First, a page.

Antique Sea Chart of part of Indonesia (1711)

  • Condition: Good, given age. Top edge irregular as issued. Paper with some discolouration at places. A tiny double worm holes left and right of the lower edge of the middle fold, just inside the image area. Original folds as issued. General age-related toning and/or occasional minor defects from handling. Please study image carefully.
  • Date: 1711
  • Overall size: 55.3 x 45 cm.
  • Image size: 52.8 x 43.3 cm.

€ 1.650,–($ 1,941.87 / £ 1,506.60)

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.. Antique Sea Chart of part of Indonesia (1711)

Description: Antique map titled 'A Large Draught of the East End of Java and Madura shewing the Streights of Bally.' Rare early example of this working English Sea Chart of part of Indonesia with Java, Madura, and the Straights of Bali, Indonesia. Source unknown, to be determined.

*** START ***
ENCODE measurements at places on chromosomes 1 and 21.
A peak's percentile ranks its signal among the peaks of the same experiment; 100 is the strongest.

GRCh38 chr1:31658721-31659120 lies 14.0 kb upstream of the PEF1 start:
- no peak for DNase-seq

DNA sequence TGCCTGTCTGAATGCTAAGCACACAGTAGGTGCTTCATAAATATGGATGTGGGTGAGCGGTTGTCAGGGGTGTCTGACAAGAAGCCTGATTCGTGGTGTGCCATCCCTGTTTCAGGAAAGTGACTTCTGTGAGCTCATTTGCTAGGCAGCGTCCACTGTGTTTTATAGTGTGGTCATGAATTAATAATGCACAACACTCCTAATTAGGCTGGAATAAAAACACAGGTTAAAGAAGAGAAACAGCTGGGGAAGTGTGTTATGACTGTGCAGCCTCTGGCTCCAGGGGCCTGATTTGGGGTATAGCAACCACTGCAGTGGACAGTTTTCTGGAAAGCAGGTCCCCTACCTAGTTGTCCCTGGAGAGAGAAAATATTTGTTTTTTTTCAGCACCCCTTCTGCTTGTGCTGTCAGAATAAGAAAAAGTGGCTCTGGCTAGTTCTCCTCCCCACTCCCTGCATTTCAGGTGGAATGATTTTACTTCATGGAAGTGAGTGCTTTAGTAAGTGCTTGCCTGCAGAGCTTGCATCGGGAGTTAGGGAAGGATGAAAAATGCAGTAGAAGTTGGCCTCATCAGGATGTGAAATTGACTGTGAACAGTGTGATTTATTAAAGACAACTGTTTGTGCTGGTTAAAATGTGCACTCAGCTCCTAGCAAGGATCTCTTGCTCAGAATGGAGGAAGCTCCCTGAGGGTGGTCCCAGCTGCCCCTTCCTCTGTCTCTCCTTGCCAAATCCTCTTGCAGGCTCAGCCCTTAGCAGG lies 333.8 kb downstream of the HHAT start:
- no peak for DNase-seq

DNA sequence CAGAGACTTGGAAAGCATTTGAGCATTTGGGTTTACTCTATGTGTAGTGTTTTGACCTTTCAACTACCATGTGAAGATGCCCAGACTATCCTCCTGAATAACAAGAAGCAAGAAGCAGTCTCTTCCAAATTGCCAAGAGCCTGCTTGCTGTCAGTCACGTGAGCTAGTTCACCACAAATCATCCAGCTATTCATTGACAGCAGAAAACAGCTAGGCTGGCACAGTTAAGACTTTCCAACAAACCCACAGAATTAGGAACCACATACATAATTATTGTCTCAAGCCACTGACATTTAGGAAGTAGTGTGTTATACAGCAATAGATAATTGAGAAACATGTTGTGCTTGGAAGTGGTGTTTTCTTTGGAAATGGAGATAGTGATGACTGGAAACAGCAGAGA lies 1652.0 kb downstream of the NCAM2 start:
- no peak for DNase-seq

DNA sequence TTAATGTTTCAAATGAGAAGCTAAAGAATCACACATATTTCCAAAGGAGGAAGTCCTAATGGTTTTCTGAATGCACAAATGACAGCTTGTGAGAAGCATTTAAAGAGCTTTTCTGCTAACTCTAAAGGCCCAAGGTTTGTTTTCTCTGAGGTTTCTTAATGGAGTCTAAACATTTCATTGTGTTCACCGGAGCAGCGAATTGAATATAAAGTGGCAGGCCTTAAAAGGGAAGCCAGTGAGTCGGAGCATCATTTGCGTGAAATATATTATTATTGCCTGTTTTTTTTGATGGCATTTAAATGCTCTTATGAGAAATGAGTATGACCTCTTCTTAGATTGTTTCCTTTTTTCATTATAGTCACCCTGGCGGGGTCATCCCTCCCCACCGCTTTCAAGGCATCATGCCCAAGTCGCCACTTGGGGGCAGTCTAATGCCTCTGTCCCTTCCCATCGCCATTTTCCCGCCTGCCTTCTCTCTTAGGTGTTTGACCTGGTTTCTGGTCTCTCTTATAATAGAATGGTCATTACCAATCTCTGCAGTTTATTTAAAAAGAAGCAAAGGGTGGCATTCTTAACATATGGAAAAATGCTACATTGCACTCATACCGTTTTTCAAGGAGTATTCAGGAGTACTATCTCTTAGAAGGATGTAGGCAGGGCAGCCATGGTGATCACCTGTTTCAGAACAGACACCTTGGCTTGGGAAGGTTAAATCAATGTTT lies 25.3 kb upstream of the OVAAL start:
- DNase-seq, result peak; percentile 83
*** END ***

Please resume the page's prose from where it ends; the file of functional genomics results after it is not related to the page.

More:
Artists and Engravers: Made by an anonymous engraver after 'Samuel Thornton'. In 1671, the London cartographer John Seller (fl.1664-97) commenced work on The English Pilot , a work that intended to challenge Dutch hegemony in the sea atlas market. Intended to be published in four books covering different regions of the globe, Seller published an uncompleted book on 'Oriental navigation' in 1675. Unable to continue this Herculean endeavour, Seller sold his rights to John Thornton, the official hydrographer to the English East India Company. Thornton took up the project with great fervour, publishing his first editions in 1689. Thornton did not publish his first edition of the Third Book, detailing navigation in the East Indies, until 1703. While Thornton largely based his charts on those of earlier Dutch cartographers, most notably those found in Pieter Goos' Zee-Spiegel and Lucas Janz Waghenaer's Mariner's Mirror, The English Pilot proved to be enormously popular. When John Thornton died in 1708, his brother Samuel took over the business and added to and modified existing charts. All four books were produced in editions until the 1760s. The Third Book ran into twelve editions up to 1761. The project succeeded in giving the English dominance in the sea chart market as the eighteenth-century progressed.